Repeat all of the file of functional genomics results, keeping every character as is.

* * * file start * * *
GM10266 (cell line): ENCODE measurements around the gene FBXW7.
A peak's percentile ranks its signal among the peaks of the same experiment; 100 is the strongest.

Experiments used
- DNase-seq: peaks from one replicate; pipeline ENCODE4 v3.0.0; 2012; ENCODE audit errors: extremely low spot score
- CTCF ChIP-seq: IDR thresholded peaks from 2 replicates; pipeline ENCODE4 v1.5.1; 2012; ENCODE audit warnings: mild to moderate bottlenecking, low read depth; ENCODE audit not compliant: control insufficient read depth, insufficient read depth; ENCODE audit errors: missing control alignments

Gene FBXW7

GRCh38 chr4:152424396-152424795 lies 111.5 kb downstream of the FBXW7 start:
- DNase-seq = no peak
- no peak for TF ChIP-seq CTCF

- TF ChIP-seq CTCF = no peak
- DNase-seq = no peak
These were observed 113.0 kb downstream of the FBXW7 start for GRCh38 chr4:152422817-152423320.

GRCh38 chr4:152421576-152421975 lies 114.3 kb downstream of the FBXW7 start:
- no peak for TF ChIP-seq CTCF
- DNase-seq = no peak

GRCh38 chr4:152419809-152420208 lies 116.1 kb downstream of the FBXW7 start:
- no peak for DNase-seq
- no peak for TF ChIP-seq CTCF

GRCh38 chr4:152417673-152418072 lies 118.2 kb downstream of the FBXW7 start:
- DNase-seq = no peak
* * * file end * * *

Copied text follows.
GM10266 (cell line): ENCODE measurements around the gene FBXW7.
A peak's percentile ranks its signal among the peaks of the same experiment; 100 is the strongest.

Experiments used
- DNase-seq: peaks from one replicate; pipeline ENCODE4 v3.0.0; 2012; ENCODE audit errors: extremely low spot score
- CTCF ChIP-seq: IDR thresholded peaks from 2 replicates; pipeline ENCODE4 v1.5.1; 2012; ENCODE audit warnings: mild to moderate bottlenecking, low read depth; ENCODE audit not compliant: control insufficient read depth, insufficient read depth; ENCODE audit errors: missing control alignments

Gene FBXW7

GRCh38 chr4:152424396-152424795 lies 111.5 kb downstream of the FBXW7 start:
- DNase-seq = no peak
- no peak for TF ChIP-seq CTCF

- TF ChIP-seq CTCF = no peak
- DNase-seq = no peak
These were observed 113.0 kb downstream of the FBXW7 start for GRCh38 chr4:152422817-152423320.

GRCh38 chr4:152421576-152421975 lies 114.3 kb downstream of the FBXW7 start:
- no peak for TF ChIP-seq CTCF
- DNase-seq = no peak

GRCh38 chr4:152419809-152420208 lies 116.1 kb downstream of the FBXW7 start:
- no peak for DNase-seq
- no peak for TF ChIP-seq CTCF

GRCh38 chr4:152417673-152418072 lies 118.2 kb downstream of the FBXW7 start:
- DNase-seq = no peak